The Boulder Canyon board of directors has selected a construction company for earth moving, Johner and Sons of Spearfish. They are anticipating breaking ground in the middle of June and construction is expected to last for a couple of months. Limbo said they'll put in a sprinkler system and look to plant seed for the grass by the end of the summer.

“Our open date just depends on how things come in,” Limbo said. “We have to let the course mature. I'm thinking we will open up more like the end of the summer (2016) at the earliest, or maybe not at all next year.”

Limbo and his brother, Brad Limbo, designed the new back nine and proposed it to the membership before the vote.

“Generally speaking, we were able to work out a land swap. We’d be gaining roughly 55 acres and only use 30. It’s a win-win,” Limbo said. “He (Short) will get some housing area and the golf course area. In addition, he has given us $250,000 to put into construction of the course.”

Limbo said they have a budget of about $900,000 to build the back nine holes, roughly $100,000 per hole. The club’s finance committee is working on the financing at this time, as they are viewing two bank proposals for a loan. He said they look to borrow about $650,000, which will be made up with membership fee increases.

Three holes were roughed in during the original plan with sprinkler systems, which will help in bringing the costs down at this time.

“We're not cutting corners, but we're doing things that are going to be cost-effective,” Limbo said. “It’s a good layout, not having to do as much work on it.”

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The biggest difference in the back nine will be more water, with six of the nine holes expected to have some sort of water hazard, with one green an island green.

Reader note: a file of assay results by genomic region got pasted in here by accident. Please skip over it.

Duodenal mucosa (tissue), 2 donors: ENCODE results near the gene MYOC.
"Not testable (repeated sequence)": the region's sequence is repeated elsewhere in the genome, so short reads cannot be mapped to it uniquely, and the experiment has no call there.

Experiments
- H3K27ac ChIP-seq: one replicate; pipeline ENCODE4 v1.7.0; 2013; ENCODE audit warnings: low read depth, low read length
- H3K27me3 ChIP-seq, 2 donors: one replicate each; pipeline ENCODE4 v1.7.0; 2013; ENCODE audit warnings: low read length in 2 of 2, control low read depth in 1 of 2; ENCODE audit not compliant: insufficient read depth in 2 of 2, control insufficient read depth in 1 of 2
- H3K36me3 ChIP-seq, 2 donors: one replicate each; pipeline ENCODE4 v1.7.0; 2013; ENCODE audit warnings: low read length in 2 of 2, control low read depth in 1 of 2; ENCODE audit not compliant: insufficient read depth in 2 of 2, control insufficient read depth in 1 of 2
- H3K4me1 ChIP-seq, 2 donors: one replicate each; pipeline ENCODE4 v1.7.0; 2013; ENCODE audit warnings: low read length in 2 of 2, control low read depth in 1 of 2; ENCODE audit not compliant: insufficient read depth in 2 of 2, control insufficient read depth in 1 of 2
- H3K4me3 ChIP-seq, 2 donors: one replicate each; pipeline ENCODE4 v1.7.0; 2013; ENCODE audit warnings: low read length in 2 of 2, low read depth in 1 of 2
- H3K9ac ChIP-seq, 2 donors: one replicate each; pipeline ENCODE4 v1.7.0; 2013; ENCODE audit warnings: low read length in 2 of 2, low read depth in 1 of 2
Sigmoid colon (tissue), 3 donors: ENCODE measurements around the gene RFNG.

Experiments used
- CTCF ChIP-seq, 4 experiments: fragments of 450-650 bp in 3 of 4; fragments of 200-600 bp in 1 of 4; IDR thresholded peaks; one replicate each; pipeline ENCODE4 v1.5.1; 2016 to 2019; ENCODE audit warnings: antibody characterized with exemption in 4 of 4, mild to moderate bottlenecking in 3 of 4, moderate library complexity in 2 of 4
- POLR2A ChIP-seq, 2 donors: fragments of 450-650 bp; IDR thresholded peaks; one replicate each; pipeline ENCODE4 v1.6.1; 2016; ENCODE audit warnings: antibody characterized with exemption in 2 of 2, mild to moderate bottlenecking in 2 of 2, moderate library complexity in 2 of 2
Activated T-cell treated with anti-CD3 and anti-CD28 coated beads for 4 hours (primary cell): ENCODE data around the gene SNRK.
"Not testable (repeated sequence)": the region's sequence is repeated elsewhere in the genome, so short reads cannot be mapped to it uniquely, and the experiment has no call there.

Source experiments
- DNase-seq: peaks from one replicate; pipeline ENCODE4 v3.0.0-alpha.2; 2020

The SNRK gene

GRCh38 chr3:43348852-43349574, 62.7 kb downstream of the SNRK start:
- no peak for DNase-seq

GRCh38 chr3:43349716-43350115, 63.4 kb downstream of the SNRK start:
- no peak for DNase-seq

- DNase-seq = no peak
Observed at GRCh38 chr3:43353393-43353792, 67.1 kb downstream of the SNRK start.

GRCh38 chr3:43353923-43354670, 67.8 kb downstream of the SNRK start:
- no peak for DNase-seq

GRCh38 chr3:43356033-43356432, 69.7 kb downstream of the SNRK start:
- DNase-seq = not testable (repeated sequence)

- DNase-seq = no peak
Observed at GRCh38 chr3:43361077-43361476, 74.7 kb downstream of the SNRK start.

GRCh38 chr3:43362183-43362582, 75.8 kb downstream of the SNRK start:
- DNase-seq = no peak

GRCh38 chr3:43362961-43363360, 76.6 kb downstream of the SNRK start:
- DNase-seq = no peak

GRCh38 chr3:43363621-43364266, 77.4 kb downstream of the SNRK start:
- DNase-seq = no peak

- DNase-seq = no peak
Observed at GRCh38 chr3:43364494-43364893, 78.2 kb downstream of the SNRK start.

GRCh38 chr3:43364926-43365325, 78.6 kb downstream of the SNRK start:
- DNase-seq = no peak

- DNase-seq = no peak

“It’s going to be a fun risk-reward deal; not overly long,” he said. “It has turned out to be a good deal; a win-win situation. It will give us the opportunity to be a better course and in the future have room for growth.”

Other area upgrades

Several other golf courses in the Black Hills and the region have made some upgrades for the 2015 season.

Meadowbrook Golf Course superintendent JJ Walraven said they completed bunker renovation last fall, eliminating 27 bunkers (from 87 to 60) and from 75,000 square feet of sand to 55,000 square feet.

“The bunkers haven't been touched for 40 years,” Walraven said. “Originally there was 120 bunkers when the course was built and it was down to 95 when I got here. I took it down to 87. Rocks were coming up because we are on a creek bottom and we couldn't keep sand on all the faces of the bunkers. Everything just kind of expanded over time; things got deteriorated, so it was time.”

With the road construction on Jackson Boulevard, city workers are putting in a retention pond on No. 18 for storing water drainage off of the road. The city also took out their pump houses that they had on the golf course. Meadowbrook personnel are renovating that area by putting new cart paths in and planting new seed.

At Southern Hills, the Hot Springs City Council is studying a master plan that would make changes to hole No. 9, the driving range, adjustment of fairway lines and improvement of the irrigation system on the old front nine.

Among some other additions this season for area courses:

• At Rocky Knolls in Custer, the clubhouse received a couple of upgrades. Volunteers tore down the wall that divided the bar area from the area that golfers pay for greens fees and they then constructed a new horseshoe-shaped bar.

• Arrowhead has added a new practice tee as well as a new cart path.

• Red Rock has added a new sand facility for practicing bunker shots.

• At Hart Ranch, additions in 2015 include a new wedge practice course.

• Executive Golf Course's clubhouse got a facelift with new lighting and a new deck.

• The Belle Fourche Country Club has added a new ball dispenser on the driving range, new tee boxes, sand traps, water hazards and grass bunkers.

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Sports Reporter

Sports reporter for the Rapid City Journal.